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Hill County Park Board talks cross fence and beavers

Board also discusses lodge levy

 

Last updated 12/6/2022 at 11:44am

Havre Daily News/Patrick Johnston

Hill County Park Board Chair Jeff Jensen, back, listens to Beaver Creek Park Board Superintendent Chad Edgar, right of Jensen, speak during a park board meeting Monday in the Timmons Room of Hill County Courthouse.

The Hill County Park Board discussed how to proceed on a number of issues facing Beaver Creek Park including the construction of a new Beaver Lodge, the possible construction of a southern cross fence, park fees and damage caused by beavers.

Board Member Lou Hagener said he sent his fellow board members an analysis of the conditions of the park's southern pasture, which the cross fence aims to increase the health of.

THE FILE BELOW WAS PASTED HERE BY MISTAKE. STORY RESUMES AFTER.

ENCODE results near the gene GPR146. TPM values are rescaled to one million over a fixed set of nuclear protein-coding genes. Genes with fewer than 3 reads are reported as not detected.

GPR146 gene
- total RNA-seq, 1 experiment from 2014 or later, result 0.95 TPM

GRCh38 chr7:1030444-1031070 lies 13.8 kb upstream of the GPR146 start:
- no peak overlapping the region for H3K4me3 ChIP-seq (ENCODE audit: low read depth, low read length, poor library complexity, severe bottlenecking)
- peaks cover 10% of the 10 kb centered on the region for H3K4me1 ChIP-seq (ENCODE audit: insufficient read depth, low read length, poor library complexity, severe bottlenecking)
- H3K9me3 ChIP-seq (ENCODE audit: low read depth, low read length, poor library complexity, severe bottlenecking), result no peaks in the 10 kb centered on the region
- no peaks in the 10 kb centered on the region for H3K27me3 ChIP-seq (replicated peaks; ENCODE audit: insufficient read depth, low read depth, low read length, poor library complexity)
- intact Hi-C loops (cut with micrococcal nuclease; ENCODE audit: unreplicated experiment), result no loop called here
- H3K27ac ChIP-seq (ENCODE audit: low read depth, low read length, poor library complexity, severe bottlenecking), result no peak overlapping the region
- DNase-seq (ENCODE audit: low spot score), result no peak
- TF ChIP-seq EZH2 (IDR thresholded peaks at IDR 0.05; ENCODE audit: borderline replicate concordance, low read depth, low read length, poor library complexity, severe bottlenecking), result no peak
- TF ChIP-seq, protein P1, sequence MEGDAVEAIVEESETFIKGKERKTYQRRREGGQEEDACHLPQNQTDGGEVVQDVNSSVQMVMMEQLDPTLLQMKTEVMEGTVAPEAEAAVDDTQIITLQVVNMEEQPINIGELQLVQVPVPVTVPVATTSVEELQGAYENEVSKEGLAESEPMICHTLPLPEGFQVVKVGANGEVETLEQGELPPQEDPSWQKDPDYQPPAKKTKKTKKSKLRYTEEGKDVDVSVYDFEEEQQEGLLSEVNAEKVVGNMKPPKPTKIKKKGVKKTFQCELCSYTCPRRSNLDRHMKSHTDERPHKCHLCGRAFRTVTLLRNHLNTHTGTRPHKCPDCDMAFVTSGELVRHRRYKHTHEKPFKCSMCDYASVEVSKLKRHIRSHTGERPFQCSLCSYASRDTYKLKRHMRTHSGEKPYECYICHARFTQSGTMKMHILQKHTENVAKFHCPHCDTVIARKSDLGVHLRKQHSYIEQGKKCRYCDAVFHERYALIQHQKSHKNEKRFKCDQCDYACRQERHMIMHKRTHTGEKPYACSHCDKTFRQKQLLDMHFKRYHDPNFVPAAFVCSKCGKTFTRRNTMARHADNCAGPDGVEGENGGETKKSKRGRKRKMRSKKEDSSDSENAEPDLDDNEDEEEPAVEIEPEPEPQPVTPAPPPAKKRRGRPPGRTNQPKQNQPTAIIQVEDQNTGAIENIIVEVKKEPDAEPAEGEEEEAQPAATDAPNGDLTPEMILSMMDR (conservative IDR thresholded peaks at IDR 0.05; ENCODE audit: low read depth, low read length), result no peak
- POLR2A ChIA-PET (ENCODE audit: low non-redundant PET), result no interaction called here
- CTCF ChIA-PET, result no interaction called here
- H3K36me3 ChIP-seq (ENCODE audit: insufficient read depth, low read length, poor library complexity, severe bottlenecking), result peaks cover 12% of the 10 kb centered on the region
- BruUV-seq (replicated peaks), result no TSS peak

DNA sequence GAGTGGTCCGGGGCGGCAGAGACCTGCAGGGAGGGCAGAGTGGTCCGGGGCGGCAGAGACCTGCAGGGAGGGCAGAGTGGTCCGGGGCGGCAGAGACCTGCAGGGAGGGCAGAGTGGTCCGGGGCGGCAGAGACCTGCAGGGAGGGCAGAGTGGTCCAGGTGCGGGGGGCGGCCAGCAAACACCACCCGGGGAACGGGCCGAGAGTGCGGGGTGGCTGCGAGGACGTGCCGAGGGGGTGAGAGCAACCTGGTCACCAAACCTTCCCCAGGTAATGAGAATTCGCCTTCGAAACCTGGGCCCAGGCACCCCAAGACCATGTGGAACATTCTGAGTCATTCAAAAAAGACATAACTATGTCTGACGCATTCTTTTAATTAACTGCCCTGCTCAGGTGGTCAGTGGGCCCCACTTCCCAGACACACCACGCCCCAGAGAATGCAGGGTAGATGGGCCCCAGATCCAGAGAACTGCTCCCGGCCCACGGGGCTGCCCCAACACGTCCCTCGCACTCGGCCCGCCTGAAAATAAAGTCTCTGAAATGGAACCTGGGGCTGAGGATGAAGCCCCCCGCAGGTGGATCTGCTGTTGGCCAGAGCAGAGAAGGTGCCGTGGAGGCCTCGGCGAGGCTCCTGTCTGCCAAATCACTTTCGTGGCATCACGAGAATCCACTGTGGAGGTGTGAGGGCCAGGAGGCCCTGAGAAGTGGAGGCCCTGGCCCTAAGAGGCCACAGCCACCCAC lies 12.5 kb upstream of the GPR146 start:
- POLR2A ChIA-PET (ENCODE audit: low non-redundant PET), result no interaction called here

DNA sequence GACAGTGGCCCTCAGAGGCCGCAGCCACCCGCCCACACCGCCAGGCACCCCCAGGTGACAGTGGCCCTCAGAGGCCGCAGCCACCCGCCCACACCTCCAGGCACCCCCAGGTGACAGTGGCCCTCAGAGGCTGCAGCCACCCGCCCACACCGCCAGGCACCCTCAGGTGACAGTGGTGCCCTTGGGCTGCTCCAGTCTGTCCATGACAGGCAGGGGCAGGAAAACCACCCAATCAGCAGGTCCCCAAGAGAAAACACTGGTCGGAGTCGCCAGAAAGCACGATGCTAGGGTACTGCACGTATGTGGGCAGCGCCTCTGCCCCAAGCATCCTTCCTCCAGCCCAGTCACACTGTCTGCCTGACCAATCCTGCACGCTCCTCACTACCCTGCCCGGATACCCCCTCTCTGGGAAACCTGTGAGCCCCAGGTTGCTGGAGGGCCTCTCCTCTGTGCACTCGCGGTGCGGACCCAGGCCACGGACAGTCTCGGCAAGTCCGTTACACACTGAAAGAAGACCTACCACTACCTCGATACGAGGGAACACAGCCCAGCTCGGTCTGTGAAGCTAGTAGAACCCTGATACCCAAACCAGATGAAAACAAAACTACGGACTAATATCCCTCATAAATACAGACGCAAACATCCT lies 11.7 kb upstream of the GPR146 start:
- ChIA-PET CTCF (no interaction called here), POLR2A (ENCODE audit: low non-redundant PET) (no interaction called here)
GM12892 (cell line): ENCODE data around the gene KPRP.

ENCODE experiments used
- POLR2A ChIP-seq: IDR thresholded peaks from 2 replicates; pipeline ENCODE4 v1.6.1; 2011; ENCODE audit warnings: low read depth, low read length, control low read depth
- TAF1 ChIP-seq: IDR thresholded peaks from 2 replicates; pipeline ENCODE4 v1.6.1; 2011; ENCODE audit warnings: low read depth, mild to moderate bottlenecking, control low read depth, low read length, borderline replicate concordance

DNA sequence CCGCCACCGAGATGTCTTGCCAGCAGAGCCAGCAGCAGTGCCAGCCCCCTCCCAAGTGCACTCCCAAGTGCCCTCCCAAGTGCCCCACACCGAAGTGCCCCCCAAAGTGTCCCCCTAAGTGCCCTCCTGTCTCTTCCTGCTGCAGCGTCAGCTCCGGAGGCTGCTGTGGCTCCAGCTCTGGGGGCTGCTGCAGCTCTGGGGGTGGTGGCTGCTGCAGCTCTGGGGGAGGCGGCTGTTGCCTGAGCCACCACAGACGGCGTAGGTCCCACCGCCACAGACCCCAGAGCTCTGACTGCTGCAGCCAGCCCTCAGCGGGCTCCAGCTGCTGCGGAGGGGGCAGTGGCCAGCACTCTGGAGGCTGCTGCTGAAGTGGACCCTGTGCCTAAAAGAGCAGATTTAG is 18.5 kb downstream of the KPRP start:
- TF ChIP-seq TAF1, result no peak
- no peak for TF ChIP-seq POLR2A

Members of the board and its grazing committee have said the area is being overgrazed and the fence was proposed to reduce that, but at last month's meeting the board decided to send the issue back to the committee which they want to meet with grazers in the area who largely oppose the fence.

At this month's meeting, Hagener said it will likely be a long discussion.

Park Superintendent Chad Edgar said the committee still needs to meet with the grazers in the area to discuss, among other things, possible alternatives.

The board also discussed the passage of a 3 mill levy to pay for a new Camp Kiwanis Beaver Lodge.

Hill County Commissioner Mark Peterson said the levy is estimated to raise $1.9 million over the next 15 years, and the plan at this point is to find a loan to pay for the construction of the new lodge now and use the money raised through the new levy to pay off the loan.

Peterson said he's sent letters to local lenders to gauge their interest, but before any kind of loan can be taken out they need to have a plan for what the lodge will look like along with an estimate of its cost.